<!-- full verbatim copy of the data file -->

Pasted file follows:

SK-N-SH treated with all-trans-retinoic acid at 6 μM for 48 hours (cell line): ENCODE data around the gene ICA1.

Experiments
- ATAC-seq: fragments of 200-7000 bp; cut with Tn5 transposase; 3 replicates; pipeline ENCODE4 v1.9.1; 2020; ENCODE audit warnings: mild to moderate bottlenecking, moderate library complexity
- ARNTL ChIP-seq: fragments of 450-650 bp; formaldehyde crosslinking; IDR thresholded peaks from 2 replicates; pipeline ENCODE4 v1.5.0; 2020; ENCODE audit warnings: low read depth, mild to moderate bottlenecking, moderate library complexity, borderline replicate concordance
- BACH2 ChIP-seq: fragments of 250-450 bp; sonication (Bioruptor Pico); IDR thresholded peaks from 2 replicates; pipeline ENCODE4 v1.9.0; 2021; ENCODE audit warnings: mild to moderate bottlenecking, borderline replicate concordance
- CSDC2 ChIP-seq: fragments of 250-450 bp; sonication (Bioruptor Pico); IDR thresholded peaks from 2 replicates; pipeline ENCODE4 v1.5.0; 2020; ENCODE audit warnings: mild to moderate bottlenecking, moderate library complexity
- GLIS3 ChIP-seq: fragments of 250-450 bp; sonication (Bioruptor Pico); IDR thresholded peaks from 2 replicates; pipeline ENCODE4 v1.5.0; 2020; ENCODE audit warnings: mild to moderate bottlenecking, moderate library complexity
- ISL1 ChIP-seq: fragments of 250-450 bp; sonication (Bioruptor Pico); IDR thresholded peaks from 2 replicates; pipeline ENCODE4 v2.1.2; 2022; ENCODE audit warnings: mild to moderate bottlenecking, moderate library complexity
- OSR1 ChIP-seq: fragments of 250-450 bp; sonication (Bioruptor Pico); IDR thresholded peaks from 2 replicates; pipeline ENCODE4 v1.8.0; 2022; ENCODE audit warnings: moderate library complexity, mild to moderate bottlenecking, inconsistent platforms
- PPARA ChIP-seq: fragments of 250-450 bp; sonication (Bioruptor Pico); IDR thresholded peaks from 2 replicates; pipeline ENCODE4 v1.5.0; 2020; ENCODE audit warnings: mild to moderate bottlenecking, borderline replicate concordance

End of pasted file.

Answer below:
SK-N-SH treated with all-trans-retinoic acid at 6 μM for 48 hours (cell line): ENCODE data around the gene ICA1.

Experiments
- ATAC-seq: fragments of 200-7000 bp; cut with Tn5 transposase; 3 replicates; pipeline ENCODE4 v1.9.1; 2020; ENCODE audit warnings: mild to moderate bottlenecking, moderate library complexity
- ARNTL ChIP-seq: fragments of 450-650 bp; formaldehyde crosslinking; IDR thresholded peaks from 2 replicates; pipeline ENCODE4 v1.5.0; 2020; ENCODE audit warnings: low read depth, mild to moderate bottlenecking, moderate library complexity, borderline replicate concordance
- BACH2 ChIP-seq: fragments of 250-450 bp; sonication (Bioruptor Pico); IDR thresholded peaks from 2 replicates; pipeline ENCODE4 v1.9.0; 2021; ENCODE audit warnings: mild to moderate bottlenecking, borderline replicate concordance
- CSDC2 ChIP-seq: fragments of 250-450 bp; sonication (Bioruptor Pico); IDR thresholded peaks from 2 replicates; pipeline ENCODE4 v1.5.0; 2020; ENCODE audit warnings: mild to moderate bottlenecking, moderate library complexity
- GLIS3 ChIP-seq: fragments of 250-450 bp; sonication (Bioruptor Pico); IDR thresholded peaks from 2 replicates; pipeline ENCODE4 v1.5.0; 2020; ENCODE audit warnings: mild to moderate bottlenecking, moderate library complexity
- ISL1 ChIP-seq: fragments of 250-450 bp; sonication (Bioruptor Pico); IDR thresholded peaks from 2 replicates; pipeline ENCODE4 v2.1.2; 2022; ENCODE audit warnings: mild to moderate bottlenecking, moderate library complexity
- OSR1 ChIP-seq: fragments of 250-450 bp; sonication (Bioruptor Pico); IDR thresholded peaks from 2 replicates; pipeline ENCODE4 v1.8.0; 2022; ENCODE audit warnings: moderate library complexity, mild to moderate bottlenecking, inconsistent platforms
- PPARA ChIP-seq: fragments of 250-450 bp; sonication (Bioruptor Pico); IDR thresholded peaks from 2 replicates; pipeline ENCODE4 v1.5.0; 2020; ENCODE audit warnings: mild to moderate bottlenecking, borderline replicate concordance